7: Intellectual capital
Anytime you outsource work, you risk losing the intellectual capital invested in the project. There are two "risk" repercussions: 1) You may never be able to develop the internal know-how to extend on an application you outsourced, because that knowledge is with your outsourcer; or 2) You incur the risk that the concepts behind your work products might turn up in work that the outsourcer does for others, and that can erode your competitive advantage. One of the present drivers now for companies that are moving toward in-sourcing is a concern that they no longer have the internal know-how in their own IT staffs to run their businesses.
Outsourcing can both help and hinder corporate IT agility. It helps when IT lacks the internal talent or the time to complete a major project that the company needs done. It hinders when intellectual capital is lost that limits a company's internal ability to respond to new business conditions with IT. A CIO considering outsourcing must weigh these pros and cons against each other.
9: Global events
Outsourcing can give an enterprise 24/7 global presence and a follow-the-sun workforce, but it also carries inherent risks when natural disasters, political events, or other disruptions to work occur. Any enterprise IT organization that off-shores should have in place business continuity and failover plans for work as well as for IT data center operations.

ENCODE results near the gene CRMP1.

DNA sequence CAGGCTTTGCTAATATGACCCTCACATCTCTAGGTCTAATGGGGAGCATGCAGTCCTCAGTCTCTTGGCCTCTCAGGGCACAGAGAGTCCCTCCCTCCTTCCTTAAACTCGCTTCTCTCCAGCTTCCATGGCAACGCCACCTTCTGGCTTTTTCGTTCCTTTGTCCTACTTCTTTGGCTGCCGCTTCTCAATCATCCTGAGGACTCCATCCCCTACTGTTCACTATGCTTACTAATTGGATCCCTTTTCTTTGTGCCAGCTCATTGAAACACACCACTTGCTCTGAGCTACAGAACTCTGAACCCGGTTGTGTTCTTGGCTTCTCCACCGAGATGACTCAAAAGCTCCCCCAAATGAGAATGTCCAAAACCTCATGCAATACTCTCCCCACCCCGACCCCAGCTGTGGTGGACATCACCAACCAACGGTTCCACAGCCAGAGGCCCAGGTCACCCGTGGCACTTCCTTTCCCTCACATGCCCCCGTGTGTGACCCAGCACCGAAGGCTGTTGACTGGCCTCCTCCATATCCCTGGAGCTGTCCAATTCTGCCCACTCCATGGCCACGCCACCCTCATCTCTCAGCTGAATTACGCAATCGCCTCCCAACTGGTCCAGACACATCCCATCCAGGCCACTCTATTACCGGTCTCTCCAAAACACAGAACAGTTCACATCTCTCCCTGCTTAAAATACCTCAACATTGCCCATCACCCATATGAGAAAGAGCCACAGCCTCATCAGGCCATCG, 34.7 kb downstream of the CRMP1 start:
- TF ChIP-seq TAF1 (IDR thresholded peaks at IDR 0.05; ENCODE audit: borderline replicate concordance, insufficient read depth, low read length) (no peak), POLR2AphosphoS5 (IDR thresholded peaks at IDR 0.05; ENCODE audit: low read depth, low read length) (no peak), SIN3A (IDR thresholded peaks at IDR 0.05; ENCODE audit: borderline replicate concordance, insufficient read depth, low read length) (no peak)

10: Resource management
It is more difficult to manage a geographically distributed workforce than it is to manage workers who are in relative geographic proximity. Different time zones are one barrier to project collaboration. Another is the inability to have valuable face time with staff — something that online collaboration tools, instant messaging, and email still can't replace. IT managers considering outsourcing should have a well-conceived plan for project management and communications in place before they initiate a work relationship with an outsource firm.
Mary E. Shacklett is president of Transworld Data, a technology research and market development firm. Prior to founding the company, Mary was Senior Vice President of Marketing and Technology at TCCU, Inc., a financial services firm; Vice President of Product Research and Software Development for Summit Information Systems, a computer software company; and Vice President of Strategic Planning and Technology at FSI International, a multinational manufacturing company in the semiconductor industry. Mary is a keynote speaker and has more than 1,000 articles, research studies, and technology publications in print.